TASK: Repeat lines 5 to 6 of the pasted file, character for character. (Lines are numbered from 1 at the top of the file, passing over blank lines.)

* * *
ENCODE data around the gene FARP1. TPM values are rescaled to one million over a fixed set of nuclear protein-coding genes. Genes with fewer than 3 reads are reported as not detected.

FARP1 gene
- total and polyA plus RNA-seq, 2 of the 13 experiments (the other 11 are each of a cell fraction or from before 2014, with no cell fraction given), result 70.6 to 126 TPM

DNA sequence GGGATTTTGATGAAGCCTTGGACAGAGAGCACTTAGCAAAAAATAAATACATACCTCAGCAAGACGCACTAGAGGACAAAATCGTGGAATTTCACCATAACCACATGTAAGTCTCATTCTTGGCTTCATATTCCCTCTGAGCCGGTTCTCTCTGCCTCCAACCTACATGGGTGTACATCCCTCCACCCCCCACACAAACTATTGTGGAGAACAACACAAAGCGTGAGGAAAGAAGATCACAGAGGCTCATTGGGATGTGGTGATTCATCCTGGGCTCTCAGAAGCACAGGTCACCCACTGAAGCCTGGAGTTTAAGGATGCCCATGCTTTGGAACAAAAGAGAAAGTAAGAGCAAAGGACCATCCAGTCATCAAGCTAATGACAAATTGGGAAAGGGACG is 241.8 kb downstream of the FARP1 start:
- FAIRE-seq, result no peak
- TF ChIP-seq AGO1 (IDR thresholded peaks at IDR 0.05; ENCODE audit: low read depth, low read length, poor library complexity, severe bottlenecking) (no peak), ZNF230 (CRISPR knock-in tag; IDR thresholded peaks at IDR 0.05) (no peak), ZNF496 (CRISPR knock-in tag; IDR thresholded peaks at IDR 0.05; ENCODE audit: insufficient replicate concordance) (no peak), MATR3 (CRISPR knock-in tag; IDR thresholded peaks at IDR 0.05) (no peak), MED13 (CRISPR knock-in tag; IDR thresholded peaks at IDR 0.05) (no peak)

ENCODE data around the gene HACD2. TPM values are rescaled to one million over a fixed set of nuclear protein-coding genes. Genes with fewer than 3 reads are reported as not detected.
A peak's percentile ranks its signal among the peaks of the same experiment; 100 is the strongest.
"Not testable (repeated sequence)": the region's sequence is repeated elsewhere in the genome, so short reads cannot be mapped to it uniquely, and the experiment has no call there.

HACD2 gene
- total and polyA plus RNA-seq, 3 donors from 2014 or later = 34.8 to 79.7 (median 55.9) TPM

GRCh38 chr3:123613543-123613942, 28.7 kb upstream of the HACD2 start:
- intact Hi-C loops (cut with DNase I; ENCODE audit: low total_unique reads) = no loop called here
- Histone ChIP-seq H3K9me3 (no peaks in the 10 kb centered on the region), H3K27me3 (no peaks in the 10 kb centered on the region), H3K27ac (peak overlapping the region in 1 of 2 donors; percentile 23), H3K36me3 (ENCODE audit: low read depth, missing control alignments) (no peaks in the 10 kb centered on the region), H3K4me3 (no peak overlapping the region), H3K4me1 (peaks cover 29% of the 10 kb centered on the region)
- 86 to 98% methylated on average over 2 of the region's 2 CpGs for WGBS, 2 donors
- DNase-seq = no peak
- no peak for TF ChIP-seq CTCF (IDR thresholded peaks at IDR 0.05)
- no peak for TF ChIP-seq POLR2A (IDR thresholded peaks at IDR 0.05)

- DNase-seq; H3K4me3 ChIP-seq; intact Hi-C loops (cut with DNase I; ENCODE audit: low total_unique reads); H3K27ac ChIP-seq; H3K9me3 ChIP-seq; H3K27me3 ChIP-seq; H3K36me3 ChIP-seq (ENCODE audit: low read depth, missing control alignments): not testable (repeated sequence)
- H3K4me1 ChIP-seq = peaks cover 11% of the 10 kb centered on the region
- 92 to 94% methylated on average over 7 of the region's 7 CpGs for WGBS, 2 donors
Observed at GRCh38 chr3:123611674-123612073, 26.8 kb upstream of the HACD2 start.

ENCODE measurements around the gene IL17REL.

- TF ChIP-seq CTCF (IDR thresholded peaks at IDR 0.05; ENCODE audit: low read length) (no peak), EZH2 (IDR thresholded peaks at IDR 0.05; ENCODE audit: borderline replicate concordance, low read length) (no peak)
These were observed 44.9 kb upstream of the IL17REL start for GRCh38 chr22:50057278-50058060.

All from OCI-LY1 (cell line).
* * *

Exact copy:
- FAIRE-seq, result no peak
- TF ChIP-seq AGO1 (IDR thresholded peaks at IDR 0.05; ENCODE audit: low read depth, low read length, poor library complexity, severe bottlenecking) (no peak), ZNF230 (CRISPR knock-in tag; IDR thresholded peaks at IDR 0.05) (no peak), ZNF496 (CRISPR knock-in tag; IDR thresholded peaks at IDR 0.05; ENCODE audit: insufficient replicate concordance) (no peak), MATR3 (CRISPR knock-in tag; IDR thresholded peaks at IDR 0.05) (no peak), MED13 (CRISPR knock-in tag; IDR thresholded peaks at IDR 0.05) (no peak)